GRAND RAPIDS, Mich. (WOOD) - Harold Ordway, who has been in custody since September 2011 and is linked to the disappearance of one man and the death of another, pleaded guilty to weapons charges in federal court Friday.
With his parents looking on, Ordway entered the courtroom in handcuffs and wearing jail orange. Since he's been in custody, his hair has grown to shoulder length and he has a bushy beard.
He pleaded guilty to being a felon in possession of a firearm despite not having any offer from federal prosecutors for a plea deal. Ordway spoke softly through the proceeding, answering most questions with a "Yes, sir" or Yes, Your Honor".
"I took a gun and was driving with it when I got in an accident. I had bullets in my pocket," he told the judge.
The gun was a .22 that belonged to Ordway's father, and Ordway later told the court he had five shells for the gun in his pocket.
Ordway served time in a New Mexico jail for a 2007 conviction for assault with a deadly weapon. That conviction made it illegal for him to possess a firearm.
Prosecutors and Ordway's attorney are already arguing over the sentencing guidelines. In court, Assistant US Attorney Russell Kavalhuna told Magistrate Judge Hugh Brenneman, "I think it is clear we are going to have a big fight about the sentencing guidelines."
Ordway's attorney, Thomas Clement, agreed. Last week he asked a federal judge to rule on the dispute, arguing his client can't make an informed decision to voluntarily plead guilty if he doesn't have an idea of the possible sentence. The judge denied that request.
Federal prosecutors have argued in the past that Ordway is linked to the disappearance and death of Michael VanBurskirk and the disappearance of Paul Atchley.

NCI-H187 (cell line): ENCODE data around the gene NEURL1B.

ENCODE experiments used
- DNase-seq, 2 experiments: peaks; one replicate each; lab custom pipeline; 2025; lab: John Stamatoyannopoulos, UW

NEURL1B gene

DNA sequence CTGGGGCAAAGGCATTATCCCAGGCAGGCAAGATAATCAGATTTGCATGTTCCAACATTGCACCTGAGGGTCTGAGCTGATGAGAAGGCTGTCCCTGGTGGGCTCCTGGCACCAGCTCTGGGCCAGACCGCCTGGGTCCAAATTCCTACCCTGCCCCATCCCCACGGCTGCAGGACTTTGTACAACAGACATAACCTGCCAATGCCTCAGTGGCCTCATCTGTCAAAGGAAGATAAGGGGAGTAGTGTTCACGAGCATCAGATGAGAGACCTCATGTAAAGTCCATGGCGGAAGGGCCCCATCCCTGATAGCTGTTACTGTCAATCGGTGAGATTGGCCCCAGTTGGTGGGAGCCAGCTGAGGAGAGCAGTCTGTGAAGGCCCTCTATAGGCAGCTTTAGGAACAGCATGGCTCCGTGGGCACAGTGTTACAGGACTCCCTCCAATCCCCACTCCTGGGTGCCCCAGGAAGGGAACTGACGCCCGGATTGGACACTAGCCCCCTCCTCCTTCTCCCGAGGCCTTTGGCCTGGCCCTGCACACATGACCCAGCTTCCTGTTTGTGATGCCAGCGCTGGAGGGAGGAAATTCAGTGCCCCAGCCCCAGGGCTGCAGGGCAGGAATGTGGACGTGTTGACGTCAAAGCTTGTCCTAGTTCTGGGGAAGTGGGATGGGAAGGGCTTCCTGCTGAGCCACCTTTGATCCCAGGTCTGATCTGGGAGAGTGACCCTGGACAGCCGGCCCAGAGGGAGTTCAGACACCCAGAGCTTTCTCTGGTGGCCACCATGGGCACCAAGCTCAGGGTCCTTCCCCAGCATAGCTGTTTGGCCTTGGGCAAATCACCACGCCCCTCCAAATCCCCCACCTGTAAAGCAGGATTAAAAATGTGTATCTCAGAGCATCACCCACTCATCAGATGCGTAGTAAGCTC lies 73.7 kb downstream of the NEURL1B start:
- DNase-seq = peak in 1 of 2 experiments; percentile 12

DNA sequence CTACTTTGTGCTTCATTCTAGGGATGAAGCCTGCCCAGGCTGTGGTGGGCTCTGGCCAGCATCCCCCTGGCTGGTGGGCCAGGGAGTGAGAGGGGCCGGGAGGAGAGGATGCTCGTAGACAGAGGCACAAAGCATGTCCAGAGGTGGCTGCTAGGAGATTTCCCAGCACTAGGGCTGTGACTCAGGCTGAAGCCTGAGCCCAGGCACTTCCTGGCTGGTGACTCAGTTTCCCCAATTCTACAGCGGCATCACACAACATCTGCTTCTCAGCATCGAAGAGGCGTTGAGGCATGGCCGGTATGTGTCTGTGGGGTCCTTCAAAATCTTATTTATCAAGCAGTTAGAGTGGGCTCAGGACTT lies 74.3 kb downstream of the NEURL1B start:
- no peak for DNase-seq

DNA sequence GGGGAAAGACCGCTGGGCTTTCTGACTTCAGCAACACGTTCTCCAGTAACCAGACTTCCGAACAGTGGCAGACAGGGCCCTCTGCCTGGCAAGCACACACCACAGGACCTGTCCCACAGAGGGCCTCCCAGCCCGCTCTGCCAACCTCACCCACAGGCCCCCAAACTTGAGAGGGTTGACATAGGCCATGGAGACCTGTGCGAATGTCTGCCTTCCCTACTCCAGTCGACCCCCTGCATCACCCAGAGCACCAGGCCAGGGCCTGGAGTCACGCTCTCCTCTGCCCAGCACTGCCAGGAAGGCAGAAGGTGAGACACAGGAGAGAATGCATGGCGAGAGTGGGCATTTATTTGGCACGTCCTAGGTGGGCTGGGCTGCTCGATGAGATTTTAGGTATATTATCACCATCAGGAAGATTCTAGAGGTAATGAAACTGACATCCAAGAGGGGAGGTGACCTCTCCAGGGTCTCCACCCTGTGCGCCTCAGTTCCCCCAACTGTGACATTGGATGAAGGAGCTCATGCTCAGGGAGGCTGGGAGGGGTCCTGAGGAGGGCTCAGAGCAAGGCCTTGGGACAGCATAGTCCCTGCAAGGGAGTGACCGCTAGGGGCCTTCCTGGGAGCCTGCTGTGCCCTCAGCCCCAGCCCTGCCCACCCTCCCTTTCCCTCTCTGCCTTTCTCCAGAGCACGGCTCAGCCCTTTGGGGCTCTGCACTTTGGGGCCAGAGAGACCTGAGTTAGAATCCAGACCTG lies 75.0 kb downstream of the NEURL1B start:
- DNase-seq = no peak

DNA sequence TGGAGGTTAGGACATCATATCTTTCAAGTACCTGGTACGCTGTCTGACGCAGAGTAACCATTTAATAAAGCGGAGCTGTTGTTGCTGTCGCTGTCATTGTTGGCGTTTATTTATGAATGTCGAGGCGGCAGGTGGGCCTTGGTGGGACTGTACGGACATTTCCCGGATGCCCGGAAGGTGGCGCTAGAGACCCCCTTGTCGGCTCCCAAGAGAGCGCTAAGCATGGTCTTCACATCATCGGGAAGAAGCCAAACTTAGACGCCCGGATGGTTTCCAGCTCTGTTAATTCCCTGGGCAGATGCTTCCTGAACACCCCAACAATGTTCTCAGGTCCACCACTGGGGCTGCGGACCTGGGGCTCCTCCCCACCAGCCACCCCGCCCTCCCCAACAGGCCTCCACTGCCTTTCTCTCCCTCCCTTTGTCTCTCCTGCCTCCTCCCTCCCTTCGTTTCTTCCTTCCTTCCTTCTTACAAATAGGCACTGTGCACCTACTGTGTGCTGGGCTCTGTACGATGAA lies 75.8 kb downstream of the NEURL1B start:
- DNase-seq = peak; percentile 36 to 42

Both went missing around the time Ordway was arrested. Atchley has never been found, but police matched his blood to a stain on the mattress in Ordway's truck. Prosecutors admit that Atchley was known to sleep in the truck.
VanBurskirk's body was found in Kalamazoo County in October 2011, though not identified until January 2012.
While he has not been charged or convicted of either crime, federal prosecutors are expected to use Ordway's connections to those crimes to get a higher sentence. If charged with a homicide, prosecutors would have to prove the crime beyond a reasonable doubt.
Those close to the case told 24 Hour News 8 the rules at the time of sentencing are different, and federal prosecutors will only have to prove by a "preponderance of the evidence" that the gun Ordway was found with was used in one of these other cases. In effect, they will argue it is more likely than not that Ordway used the weapon in another crime.
Ordway's attorney said he pleaded guilty because he is guilty of being in possession of a firearm, but Ordway maintains he has nothing to do with the Atchley or VanBurskirk cases. Attorney Clement said he thinks prosecutors are using these federal charges to hold his client because they didn't have enough evidence to prosecute him in the other cases.
The judge's decision on that link could swing the sentencing guidelines dramatically.
In his motion to the court last week, Ordway's attorney said without considering the other cases, Ordway's sentencing guidelines would likely fall between 27 and 51 months in prison. If the prosecution is successful in arguing for a stiffer sentence based on these other cases, the guidelines are likely to go up to between 15 and 33 years in prison.
However, the maximum sentence is 10 years, no matter what those guidelines call for.
Ordway's mental competency has been in question from the beginning. Both state and federal tests show he is competent to stand trial, but his attorney told the court Friday he has concerns about Ordway's competence. Ordway told the judge he is on several medications, which help give him "clarity
Ordway's parents said they haven't been able to see him much, but they stand by him.
Harold Ordway remains in federal custody while he awaits sentencing. That date has not yet been set.
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